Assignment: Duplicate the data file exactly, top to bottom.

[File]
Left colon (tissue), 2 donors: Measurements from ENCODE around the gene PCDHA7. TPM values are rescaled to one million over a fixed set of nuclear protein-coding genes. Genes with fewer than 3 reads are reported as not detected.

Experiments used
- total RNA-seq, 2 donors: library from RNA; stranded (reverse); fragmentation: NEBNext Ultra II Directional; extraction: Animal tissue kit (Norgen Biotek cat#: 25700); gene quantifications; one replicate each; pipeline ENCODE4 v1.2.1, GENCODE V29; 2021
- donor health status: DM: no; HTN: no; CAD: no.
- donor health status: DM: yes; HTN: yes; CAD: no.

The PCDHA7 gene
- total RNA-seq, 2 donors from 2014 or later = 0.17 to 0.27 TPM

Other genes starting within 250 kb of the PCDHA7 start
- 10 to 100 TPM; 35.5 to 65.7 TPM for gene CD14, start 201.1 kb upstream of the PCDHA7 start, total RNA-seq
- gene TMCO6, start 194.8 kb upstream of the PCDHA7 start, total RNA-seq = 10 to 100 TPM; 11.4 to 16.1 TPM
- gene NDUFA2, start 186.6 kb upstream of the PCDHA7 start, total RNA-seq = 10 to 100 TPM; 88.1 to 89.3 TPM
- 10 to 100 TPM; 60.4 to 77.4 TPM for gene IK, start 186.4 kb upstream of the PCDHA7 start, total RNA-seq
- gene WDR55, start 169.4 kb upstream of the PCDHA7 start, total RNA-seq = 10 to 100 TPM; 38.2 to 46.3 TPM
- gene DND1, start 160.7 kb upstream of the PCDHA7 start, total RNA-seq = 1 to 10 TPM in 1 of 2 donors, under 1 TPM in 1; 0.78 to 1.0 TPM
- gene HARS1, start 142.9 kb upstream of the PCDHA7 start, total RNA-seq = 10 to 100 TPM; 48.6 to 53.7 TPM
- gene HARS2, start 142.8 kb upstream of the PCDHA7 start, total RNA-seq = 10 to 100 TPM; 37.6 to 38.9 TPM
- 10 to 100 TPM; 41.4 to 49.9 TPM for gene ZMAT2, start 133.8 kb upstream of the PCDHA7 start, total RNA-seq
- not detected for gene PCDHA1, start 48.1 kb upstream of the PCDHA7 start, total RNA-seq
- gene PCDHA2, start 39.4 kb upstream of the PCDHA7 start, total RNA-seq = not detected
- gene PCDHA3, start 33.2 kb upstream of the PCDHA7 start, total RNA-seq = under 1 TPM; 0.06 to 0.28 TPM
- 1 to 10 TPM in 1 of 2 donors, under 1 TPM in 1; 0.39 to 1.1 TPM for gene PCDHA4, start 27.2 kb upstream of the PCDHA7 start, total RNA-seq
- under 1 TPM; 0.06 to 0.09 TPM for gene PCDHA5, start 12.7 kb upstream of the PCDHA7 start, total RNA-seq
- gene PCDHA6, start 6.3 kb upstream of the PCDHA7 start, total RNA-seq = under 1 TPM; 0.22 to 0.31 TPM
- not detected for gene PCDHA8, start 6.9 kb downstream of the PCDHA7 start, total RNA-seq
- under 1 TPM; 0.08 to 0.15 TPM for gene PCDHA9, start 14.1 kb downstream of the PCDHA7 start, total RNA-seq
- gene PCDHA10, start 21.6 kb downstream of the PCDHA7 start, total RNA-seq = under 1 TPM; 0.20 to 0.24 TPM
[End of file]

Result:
Left colon (tissue), 2 donors: Measurements from ENCODE around the gene PCDHA7. TPM values are rescaled to one million over a fixed set of nuclear protein-coding genes. Genes with fewer than 3 reads are reported as not detected.

Experiments used
- total RNA-seq, 2 donors: library from RNA; stranded (reverse); fragmentation: NEBNext Ultra II Directional; extraction: Animal tissue kit (Norgen Biotek cat#: 25700); gene quantifications; one replicate each; pipeline ENCODE4 v1.2.1, GENCODE V29; 2021
- donor health status: DM: no; HTN: no; CAD: no.
- donor health status: DM: yes; HTN: yes; CAD: no.

The PCDHA7 gene
- total RNA-seq, 2 donors from 2014 or later = 0.17 to 0.27 TPM

Other genes starting within 250 kb of the PCDHA7 start
- 10 to 100 TPM; 35.5 to 65.7 TPM for gene CD14, start 201.1 kb upstream of the PCDHA7 start, total RNA-seq
- gene TMCO6, start 194.8 kb upstream of the PCDHA7 start, total RNA-seq = 10 to 100 TPM; 11.4 to 16.1 TPM
- gene NDUFA2, start 186.6 kb upstream of the PCDHA7 start, total RNA-seq = 10 to 100 TPM; 88.1 to 89.3 TPM
- 10 to 100 TPM; 60.4 to 77.4 TPM for gene IK, start 186.4 kb upstream of the PCDHA7 start, total RNA-seq
- gene WDR55, start 169.4 kb upstream of the PCDHA7 start, total RNA-seq = 10 to 100 TPM; 38.2 to 46.3 TPM
- gene DND1, start 160.7 kb upstream of the PCDHA7 start, total RNA-seq = 1 to 10 TPM in 1 of 2 donors, under 1 TPM in 1; 0.78 to 1.0 TPM
- gene HARS1, start 142.9 kb upstream of the PCDHA7 start, total RNA-seq = 10 to 100 TPM; 48.6 to 53.7 TPM
- gene HARS2, start 142.8 kb upstream of the PCDHA7 start, total RNA-seq = 10 to 100 TPM; 37.6 to 38.9 TPM
- 10 to 100 TPM; 41.4 to 49.9 TPM for gene ZMAT2, start 133.8 kb upstream of the PCDHA7 start, total RNA-seq
- not detected for gene PCDHA1, start 48.1 kb upstream of the PCDHA7 start, total RNA-seq
- gene PCDHA2, start 39.4 kb upstream of the PCDHA7 start, total RNA-seq = not detected
- gene PCDHA3, start 33.2 kb upstream of the PCDHA7 start, total RNA-seq = under 1 TPM; 0.06 to 0.28 TPM
- 1 to 10 TPM in 1 of 2 donors, under 1 TPM in 1; 0.39 to 1.1 TPM for gene PCDHA4, start 27.2 kb upstream of the PCDHA7 start, total RNA-seq
- under 1 TPM; 0.06 to 0.09 TPM for gene PCDHA5, start 12.7 kb upstream of the PCDHA7 start, total RNA-seq
- gene PCDHA6, start 6.3 kb upstream of the PCDHA7 start, total RNA-seq = under 1 TPM; 0.22 to 0.31 TPM
- not detected for gene PCDHA8, start 6.9 kb downstream of the PCDHA7 start, total RNA-seq
- under 1 TPM; 0.08 to 0.15 TPM for gene PCDHA9, start 14.1 kb downstream of the PCDHA7 start, total RNA-seq
- gene PCDHA10, start 21.6 kb downstream of the PCDHA7 start, total RNA-seq = under 1 TPM; 0.20 to 0.24 TPM